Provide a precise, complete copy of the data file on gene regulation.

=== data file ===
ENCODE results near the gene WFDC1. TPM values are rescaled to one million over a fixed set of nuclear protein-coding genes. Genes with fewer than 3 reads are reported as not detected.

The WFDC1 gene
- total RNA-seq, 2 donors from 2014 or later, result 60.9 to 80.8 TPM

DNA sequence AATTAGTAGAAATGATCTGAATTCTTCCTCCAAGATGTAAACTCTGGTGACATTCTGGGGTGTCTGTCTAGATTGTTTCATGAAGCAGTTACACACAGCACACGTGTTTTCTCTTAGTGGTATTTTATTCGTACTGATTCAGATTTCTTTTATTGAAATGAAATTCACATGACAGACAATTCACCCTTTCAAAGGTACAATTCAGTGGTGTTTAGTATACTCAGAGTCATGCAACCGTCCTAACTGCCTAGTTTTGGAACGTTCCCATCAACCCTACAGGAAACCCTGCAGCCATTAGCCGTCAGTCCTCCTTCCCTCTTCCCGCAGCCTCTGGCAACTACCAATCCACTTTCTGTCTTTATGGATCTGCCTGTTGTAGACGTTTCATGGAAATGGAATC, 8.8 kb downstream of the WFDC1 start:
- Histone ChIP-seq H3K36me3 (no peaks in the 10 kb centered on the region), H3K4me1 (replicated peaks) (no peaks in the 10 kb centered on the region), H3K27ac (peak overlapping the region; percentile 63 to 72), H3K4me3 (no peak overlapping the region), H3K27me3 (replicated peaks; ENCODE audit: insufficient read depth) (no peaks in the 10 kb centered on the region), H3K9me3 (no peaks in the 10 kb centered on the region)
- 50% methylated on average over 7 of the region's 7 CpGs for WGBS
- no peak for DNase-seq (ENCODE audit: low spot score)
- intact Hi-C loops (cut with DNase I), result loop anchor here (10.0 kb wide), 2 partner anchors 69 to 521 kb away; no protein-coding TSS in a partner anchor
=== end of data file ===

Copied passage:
ENCODE results near the gene WFDC1. TPM values are rescaled to one million over a fixed set of nuclear protein-coding genes. Genes with fewer than 3 reads are reported as not detected.

The WFDC1 gene
- total RNA-seq, 2 donors from 2014 or later, result 60.9 to 80.8 TPM

DNA sequence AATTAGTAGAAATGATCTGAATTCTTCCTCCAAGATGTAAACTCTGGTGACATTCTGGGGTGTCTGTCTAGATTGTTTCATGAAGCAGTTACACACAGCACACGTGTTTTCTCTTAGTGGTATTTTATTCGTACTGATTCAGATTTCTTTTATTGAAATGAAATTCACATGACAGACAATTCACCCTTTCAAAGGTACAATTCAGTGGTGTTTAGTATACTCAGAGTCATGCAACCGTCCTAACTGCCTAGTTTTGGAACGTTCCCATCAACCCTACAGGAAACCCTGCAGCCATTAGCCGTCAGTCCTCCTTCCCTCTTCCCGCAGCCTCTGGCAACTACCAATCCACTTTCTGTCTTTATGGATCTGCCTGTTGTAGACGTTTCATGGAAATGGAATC, 8.8 kb downstream of the WFDC1 start:
- Histone ChIP-seq H3K36me3 (no peaks in the 10 kb centered on the region), H3K4me1 (replicated peaks) (no peaks in the 10 kb centered on the region), H3K27ac (peak overlapping the region; percentile 63 to 72), H3K4me3 (no peak overlapping the region), H3K27me3 (replicated peaks; ENCODE audit: insufficient read depth) (no peaks in the 10 kb centered on the region), H3K9me3 (no peaks in the 10 kb centered on the region)
- 50% methylated on average over 7 of the region's 7 CpGs for WGBS
- no peak for DNase-seq (ENCODE audit: low spot score)
- intact Hi-C loops (cut with DNase I), result loop anchor here (10.0 kb wide), 2 partner anchors 69 to 521 kb away; no protein-coding TSS in a partner anchor